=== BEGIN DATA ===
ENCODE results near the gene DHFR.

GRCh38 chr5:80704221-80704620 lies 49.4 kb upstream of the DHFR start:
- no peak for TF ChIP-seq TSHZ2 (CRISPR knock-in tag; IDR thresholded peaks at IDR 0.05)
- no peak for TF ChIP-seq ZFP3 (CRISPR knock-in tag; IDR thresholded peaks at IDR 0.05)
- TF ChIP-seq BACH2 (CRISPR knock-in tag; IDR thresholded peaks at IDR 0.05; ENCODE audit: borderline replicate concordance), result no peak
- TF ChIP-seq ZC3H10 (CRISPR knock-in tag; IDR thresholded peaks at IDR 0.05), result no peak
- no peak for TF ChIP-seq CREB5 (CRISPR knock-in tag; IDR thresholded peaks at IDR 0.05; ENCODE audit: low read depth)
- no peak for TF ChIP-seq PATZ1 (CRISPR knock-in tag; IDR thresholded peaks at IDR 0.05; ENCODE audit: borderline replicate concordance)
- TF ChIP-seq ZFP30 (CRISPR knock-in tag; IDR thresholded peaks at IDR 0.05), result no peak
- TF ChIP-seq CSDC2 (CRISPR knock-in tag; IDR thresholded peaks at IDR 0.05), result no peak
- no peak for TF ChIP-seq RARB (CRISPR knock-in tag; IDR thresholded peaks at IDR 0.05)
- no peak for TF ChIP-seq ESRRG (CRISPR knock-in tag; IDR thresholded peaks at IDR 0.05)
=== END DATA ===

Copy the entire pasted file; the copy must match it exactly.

ENCODE results near the gene DHFR.

GRCh38 chr5:80704221-80704620 lies 49.4 kb upstream of the DHFR start:
- no peak for TF ChIP-seq TSHZ2 (CRISPR knock-in tag; IDR thresholded peaks at IDR 0.05)
- no peak for TF ChIP-seq ZFP3 (CRISPR knock-in tag; IDR thresholded peaks at IDR 0.05)
- TF ChIP-seq BACH2 (CRISPR knock-in tag; IDR thresholded peaks at IDR 0.05; ENCODE audit: borderline replicate concordance), result no peak
- TF ChIP-seq ZC3H10 (CRISPR knock-in tag; IDR thresholded peaks at IDR 0.05), result no peak
- no peak for TF ChIP-seq CREB5 (CRISPR knock-in tag; IDR thresholded peaks at IDR 0.05; ENCODE audit: low read depth)
- no peak for TF ChIP-seq PATZ1 (CRISPR knock-in tag; IDR thresholded peaks at IDR 0.05; ENCODE audit: borderline replicate concordance)
- TF ChIP-seq ZFP30 (CRISPR knock-in tag; IDR thresholded peaks at IDR 0.05), result no peak
- TF ChIP-seq CSDC2 (CRISPR knock-in tag; IDR thresholded peaks at IDR 0.05), result no peak
- no peak for TF ChIP-seq RARB (CRISPR knock-in tag; IDR thresholded peaks at IDR 0.05)
- no peak for TF ChIP-seq ESRRG (CRISPR knock-in tag; IDR thresholded peaks at IDR 0.05)